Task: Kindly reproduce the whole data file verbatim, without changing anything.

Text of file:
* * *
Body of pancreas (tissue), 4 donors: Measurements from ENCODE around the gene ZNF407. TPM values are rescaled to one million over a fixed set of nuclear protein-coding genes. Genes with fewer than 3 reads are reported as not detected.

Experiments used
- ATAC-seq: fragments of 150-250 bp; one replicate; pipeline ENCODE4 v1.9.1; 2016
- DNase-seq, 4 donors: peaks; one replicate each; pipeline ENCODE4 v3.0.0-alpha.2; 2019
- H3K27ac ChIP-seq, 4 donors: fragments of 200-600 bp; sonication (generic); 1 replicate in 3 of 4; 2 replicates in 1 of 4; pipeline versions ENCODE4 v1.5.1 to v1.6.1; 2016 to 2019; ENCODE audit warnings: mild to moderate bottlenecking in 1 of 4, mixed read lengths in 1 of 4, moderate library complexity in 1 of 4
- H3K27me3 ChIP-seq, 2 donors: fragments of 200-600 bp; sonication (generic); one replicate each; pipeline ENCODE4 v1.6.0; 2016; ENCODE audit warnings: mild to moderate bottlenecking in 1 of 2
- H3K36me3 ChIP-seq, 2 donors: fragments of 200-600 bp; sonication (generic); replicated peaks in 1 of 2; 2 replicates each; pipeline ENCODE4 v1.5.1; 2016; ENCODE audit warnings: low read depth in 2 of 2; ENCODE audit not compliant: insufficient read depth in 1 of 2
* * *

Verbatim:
Body of pancreas (tissue), 4 donors: Measurements from ENCODE around the gene ZNF407. TPM values are rescaled to one million over a fixed set of nuclear protein-coding genes. Genes with fewer than 3 reads are reported as not detected.

Experiments used
- ATAC-seq: fragments of 150-250 bp; one replicate; pipeline ENCODE4 v1.9.1; 2016
- DNase-seq, 4 donors: peaks; one replicate each; pipeline ENCODE4 v3.0.0-alpha.2; 2019
- H3K27ac ChIP-seq, 4 donors: fragments of 200-600 bp; sonication (generic); 1 replicate in 3 of 4; 2 replicates in 1 of 4; pipeline versions ENCODE4 v1.5.1 to v1.6.1; 2016 to 2019; ENCODE audit warnings: mild to moderate bottlenecking in 1 of 4, mixed read lengths in 1 of 4, moderate library complexity in 1 of 4
- H3K27me3 ChIP-seq, 2 donors: fragments of 200-600 bp; sonication (generic); one replicate each; pipeline ENCODE4 v1.6.0; 2016; ENCODE audit warnings: mild to moderate bottlenecking in 1 of 2
- H3K36me3 ChIP-seq, 2 donors: fragments of 200-600 bp; sonication (generic); replicated peaks in 1 of 2; 2 replicates each; pipeline ENCODE4 v1.5.1; 2016; ENCODE audit warnings: low read depth in 2 of 2; ENCODE audit not compliant: insufficient read depth in 1 of 2